On occasion, we profile some biosimilar manufacturers about whom our readers may not be as familiar as the large players like Sandoz, Amgen, and Pfizer. This generally refers to companies that have products that are in earlier-stage research or those who simply have not been in the news as often as their colleagues. In this updated post, we highlight a German company, Formycon AG, which has eyes on the US marketplace.
acquired Scil Technology GmbH in 2012, and hired a new CEO the following year.
Carsten Brockmeyer, PhD, has extensive experience in the biosimilar field,
previously helping Hexal Biotech to develop EPO and filgrastim biosimilars for
the European market.
you may be hearing more about this company: Formycon has two principal
biosimilar targets, ranibizumab and ustekinumab. The company disclosed
that “it successfully completed a Type IV
pre-submission meeting with the US Food and Drug Administration (FDA) in
December 2018 and clarified other pivotal issues. The filing with the FDA
for the approval of FYB201 is expected at the beginning of the fourth quarter
of this year.” A filing for the European Medicines Agency is planned for 2020. A phase 3 clinical trial of
this agent was completed in June 2018. In the development of this agent,
Formycon partnered with Bioeq GmbH, but it is unclear whether a marketing
partner exists for a possible US launch.
The patent for ustekinumab (Stelara®) expires in 2023 (US) and 2024 (Europe). It is partnered with Aristo Pharma GmbH on the manufacture and testing of this interleukin 12/23 inhibitor (also known as FYB 202).
in the early stages of developing a phase 3 trial for its biosimilar version of
Eylea® (aflibercept or FYB 203), the next generation of macular
degeneration treatment. It is partnered with Santo Holding GmbH on the
development of aflibercept.
In other biosimilar news… Amgen decided to pull its EMA application for its infliximab biosimilar, likely due to market competition. The company has not taken similar action with regard to an FDA application for the same product, ABP 710. Considering that neither Samsung Bioepis or Pfizer failed to gain traction in the US marketplace for infliximab, Amgen must think that some biosimilar infliximab marketshare growth in the US is still possible.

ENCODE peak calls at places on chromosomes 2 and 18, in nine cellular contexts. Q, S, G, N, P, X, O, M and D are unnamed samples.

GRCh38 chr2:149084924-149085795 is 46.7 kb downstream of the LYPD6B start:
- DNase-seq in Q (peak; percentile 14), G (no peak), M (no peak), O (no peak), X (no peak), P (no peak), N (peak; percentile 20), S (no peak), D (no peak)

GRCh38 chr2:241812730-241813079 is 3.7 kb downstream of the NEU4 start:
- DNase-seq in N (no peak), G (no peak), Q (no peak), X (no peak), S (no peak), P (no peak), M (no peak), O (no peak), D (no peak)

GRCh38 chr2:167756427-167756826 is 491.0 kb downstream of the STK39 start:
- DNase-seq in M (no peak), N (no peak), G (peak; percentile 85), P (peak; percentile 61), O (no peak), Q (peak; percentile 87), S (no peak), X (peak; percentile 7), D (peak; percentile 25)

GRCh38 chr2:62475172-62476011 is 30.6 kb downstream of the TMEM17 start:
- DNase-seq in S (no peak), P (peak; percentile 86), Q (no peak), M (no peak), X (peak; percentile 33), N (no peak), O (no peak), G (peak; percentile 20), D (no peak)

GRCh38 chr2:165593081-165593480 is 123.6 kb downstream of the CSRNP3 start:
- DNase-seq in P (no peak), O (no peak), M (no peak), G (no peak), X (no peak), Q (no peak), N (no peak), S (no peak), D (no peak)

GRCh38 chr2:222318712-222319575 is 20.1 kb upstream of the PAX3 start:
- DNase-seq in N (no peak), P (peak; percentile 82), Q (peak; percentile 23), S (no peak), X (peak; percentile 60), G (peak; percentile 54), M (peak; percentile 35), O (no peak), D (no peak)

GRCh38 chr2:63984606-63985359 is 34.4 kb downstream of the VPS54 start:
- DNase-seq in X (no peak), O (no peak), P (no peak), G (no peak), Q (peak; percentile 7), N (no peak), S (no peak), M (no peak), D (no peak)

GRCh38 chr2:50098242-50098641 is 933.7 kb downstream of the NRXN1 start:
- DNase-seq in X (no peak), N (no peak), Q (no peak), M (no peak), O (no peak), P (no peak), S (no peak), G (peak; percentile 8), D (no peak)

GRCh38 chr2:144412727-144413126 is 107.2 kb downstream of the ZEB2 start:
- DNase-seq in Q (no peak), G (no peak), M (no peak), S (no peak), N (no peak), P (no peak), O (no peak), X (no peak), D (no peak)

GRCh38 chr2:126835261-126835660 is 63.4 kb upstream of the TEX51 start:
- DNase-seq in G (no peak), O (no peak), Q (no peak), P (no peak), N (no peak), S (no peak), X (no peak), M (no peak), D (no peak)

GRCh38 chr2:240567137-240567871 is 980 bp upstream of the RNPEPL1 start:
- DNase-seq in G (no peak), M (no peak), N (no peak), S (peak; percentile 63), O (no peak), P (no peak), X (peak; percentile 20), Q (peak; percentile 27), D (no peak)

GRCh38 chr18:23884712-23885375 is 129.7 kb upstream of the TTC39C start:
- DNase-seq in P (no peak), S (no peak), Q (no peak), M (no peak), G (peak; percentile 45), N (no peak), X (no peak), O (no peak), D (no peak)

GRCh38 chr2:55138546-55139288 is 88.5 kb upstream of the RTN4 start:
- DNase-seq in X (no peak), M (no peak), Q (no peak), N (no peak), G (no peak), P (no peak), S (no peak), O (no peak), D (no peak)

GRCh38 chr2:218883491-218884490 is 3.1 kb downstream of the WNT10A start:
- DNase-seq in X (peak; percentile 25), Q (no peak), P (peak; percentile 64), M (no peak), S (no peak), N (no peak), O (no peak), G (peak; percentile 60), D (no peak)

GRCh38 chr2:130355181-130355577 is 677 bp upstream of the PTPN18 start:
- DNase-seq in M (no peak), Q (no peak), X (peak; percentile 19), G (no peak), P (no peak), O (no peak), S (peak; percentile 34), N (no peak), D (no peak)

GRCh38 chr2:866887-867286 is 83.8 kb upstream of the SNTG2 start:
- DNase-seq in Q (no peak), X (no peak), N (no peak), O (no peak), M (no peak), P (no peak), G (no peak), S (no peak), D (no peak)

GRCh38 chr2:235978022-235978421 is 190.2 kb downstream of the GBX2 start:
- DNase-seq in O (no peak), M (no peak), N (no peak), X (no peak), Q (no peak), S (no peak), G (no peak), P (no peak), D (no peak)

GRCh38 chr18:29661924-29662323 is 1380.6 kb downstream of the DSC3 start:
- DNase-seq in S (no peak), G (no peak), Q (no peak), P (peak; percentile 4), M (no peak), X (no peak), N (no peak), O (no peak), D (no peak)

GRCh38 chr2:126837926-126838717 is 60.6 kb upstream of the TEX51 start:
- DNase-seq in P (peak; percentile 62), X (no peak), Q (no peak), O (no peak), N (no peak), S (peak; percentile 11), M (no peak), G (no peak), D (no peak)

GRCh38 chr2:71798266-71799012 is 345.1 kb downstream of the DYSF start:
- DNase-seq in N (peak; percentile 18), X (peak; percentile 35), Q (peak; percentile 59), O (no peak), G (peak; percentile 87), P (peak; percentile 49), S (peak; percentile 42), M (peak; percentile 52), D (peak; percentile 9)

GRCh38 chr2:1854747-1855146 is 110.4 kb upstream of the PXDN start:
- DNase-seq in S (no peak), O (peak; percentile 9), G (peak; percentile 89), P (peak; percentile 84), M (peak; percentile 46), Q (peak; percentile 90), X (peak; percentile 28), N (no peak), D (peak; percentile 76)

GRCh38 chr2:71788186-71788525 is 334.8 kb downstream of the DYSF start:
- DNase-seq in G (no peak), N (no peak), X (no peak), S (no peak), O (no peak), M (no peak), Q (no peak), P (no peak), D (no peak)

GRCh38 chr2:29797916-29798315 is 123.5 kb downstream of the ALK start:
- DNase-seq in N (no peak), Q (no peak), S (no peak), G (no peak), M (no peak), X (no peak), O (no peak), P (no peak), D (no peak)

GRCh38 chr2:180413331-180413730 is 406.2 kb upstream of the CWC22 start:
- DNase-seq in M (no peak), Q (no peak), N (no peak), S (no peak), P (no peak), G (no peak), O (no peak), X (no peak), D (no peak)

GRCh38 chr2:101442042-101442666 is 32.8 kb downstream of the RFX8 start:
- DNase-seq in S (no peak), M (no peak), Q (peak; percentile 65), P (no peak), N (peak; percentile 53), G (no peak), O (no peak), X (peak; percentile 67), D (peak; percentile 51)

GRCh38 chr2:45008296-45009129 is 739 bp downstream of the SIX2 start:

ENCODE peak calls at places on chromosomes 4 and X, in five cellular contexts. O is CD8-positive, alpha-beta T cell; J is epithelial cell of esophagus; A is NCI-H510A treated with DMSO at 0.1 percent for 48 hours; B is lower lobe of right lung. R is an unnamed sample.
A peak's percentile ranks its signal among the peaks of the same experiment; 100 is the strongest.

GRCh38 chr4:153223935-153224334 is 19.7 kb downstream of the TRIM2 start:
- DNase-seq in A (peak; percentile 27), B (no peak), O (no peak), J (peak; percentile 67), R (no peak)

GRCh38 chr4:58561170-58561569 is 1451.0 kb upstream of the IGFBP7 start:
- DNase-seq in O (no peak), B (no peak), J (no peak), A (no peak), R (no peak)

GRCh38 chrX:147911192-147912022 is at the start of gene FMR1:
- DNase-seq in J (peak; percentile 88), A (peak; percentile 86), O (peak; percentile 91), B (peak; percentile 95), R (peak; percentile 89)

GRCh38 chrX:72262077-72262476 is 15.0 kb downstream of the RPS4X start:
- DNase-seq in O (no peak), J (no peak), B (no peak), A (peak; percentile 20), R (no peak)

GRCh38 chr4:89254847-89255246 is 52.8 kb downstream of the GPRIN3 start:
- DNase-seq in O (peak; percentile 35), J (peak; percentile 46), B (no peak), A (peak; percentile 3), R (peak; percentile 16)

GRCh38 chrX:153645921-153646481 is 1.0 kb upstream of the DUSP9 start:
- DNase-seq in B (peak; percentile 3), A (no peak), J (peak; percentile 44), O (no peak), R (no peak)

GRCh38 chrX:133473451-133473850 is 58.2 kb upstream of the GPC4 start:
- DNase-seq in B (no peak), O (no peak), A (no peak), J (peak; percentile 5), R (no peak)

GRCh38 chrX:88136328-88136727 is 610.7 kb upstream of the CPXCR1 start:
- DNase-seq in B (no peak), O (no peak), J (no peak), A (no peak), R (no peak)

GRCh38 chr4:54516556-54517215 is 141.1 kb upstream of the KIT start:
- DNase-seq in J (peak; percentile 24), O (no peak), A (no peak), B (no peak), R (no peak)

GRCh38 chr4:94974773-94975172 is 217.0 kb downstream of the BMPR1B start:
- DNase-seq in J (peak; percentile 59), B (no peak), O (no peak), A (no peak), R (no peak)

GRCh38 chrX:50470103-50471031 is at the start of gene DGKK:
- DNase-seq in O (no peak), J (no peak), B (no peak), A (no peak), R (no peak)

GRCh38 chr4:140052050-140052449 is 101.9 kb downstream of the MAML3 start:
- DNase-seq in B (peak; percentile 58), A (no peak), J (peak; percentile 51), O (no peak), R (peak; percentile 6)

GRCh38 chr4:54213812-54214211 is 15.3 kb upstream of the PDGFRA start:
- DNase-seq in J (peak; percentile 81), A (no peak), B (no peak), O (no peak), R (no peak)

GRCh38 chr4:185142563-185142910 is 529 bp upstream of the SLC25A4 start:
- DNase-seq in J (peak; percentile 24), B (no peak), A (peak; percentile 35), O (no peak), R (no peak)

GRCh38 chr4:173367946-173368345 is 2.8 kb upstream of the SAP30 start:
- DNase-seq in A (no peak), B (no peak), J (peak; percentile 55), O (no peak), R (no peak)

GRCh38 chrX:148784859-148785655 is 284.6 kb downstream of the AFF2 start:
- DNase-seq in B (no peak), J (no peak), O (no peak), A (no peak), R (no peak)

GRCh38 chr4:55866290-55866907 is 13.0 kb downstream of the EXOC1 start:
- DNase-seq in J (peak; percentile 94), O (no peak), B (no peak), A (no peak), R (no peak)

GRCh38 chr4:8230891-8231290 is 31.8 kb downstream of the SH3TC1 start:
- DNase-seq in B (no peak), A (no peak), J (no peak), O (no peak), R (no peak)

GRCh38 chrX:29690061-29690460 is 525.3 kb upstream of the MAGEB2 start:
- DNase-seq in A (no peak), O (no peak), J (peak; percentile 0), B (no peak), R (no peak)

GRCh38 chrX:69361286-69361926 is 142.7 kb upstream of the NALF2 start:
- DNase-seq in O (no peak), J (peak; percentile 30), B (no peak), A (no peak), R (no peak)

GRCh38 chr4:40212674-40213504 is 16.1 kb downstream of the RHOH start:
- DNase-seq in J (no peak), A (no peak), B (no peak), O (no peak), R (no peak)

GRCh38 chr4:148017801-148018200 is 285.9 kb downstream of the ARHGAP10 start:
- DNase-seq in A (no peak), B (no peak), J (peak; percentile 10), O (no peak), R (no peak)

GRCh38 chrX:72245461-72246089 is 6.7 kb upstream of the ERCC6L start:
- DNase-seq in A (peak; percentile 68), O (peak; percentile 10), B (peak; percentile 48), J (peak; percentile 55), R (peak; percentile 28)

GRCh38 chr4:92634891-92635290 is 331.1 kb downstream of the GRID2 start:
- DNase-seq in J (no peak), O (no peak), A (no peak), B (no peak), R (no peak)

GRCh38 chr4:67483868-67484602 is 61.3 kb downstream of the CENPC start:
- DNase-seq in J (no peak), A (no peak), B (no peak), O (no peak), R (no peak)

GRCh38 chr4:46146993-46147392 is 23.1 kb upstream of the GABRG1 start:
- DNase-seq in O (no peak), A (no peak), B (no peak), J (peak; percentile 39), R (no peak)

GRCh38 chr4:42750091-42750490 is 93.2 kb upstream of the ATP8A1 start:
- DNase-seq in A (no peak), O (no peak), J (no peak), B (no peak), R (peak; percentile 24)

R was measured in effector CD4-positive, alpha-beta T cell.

A long-sought dream in the United States will be a welcome reality in Europe this October: a stampede for Abbvie’s marketshare with adalimumab biosimilars and the savings that go with it.
Four or possibly five manufacturers will be lined up in the starting gate. Fujifilm Kyowa Kirin Biologics and its marketing partner Mylan have not yet received approval from the European Medicines Agency (EMA), but they do have a positive opinion from the Committee on Human Medicinal Products. They expect to hear a final decision from the EMA by October and hope to market it that same month, joining the other adalimumab biosimilar drugmakers.
Those who already have approval to race include:
Several other manufacturers are also in the running, but will be late entries. They have completed phase III studies but their biosimilar adalimumab applications are not yet filed: Coherus, Pfizer, Fresenius, and Momenta.
On October 16, Abbvie’s Humira® patent expires and the starting gate should open. We’ve not seen anything similar in the US biosimilar market. Even when Abbvie’s patents expire in 2022 and agreements go into effect, this will be more of a staggered start, with Amgen having first crack at the market in January 2023 followed by Samsung Bioepis in June of that year. That is, unless another biosimilar manufacturer refuses to sign a licensing agreement with Abbvie and launches at risk earlier.
In any case, the savings seen in the EU should be immediate and if competition is not hindered, adalimumab biosimilar prices will be slashed. It will be interesting to see how this situation plays out, with one of the world’s biologic sales leaders.
It will certainly leave American payers dreaming about what could be, but will not be, for several years at least.
A couple of noteworthy pieces of news have emerged from across the pond on the biosimilar front. The first involves progress for Amgen’s application for its bevacizumab biosimilar at the European Medicines Agency (EMA). Its drug evaluation arm, the Committee for Medicinal Products for Human Use, recommended approval of the biosimilar on November 9.
Assuming EMA final approval is received, however, Amgen and Allergan’s cancer treatment agent will not be marketed any time soon. The principal European patent is not set to expire until 2022.
In the US, Mvasi™ was approved by the Food and Drug Administration in September, but its launch is similarly delayed by patent litigation. The main US patents should expire in 2019 (Roche claims to hold 27 enforceable patents). Amgen had filed suit October 6 challenging the validity of the patents in question, but this case may not be heard until late 2018. Amgen has the option of launching “at-risk,” but it has not indicated that it will go this route. Otherwise, the earliest launch may be sometime in 2019.
Several other potential bevacizumab makers have already challenged the patents, according to other reports. These include Boehringer Ingelheim, Celltrion, Pfizer, and Samsung Bioepis.
In other related news…An announcement will be made on November 20 regarding where the EMA will relocate its headquarters as a result of the Brexit. The Agency will need to complete its move by March 31, 2019, when Britain’s divorce from the European Union is finalized.